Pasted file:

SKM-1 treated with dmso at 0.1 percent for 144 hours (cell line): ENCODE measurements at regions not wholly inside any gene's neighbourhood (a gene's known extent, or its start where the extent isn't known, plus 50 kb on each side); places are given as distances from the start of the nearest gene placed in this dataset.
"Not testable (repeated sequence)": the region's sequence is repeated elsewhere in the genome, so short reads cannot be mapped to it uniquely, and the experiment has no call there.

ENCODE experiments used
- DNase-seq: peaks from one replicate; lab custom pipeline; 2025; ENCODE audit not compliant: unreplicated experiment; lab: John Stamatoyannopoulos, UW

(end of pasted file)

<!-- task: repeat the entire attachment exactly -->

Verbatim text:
SKM-1 treated with dmso at 0.1 percent for 144 hours (cell line): ENCODE measurements at regions not wholly inside any gene's neighbourhood (a gene's known extent, or its start where the extent isn't known, plus 50 kb on each side); places are given as distances from the start of the nearest gene placed in this dataset.
"Not testable (repeated sequence)": the region's sequence is repeated elsewhere in the genome, so short reads cannot be mapped to it uniquely, and the experiment has no call there.

ENCODE experiments used
- DNase-seq: peaks from one replicate; lab custom pipeline; 2025; ENCODE audit not compliant: unreplicated experiment; lab: John Stamatoyannopoulos, UW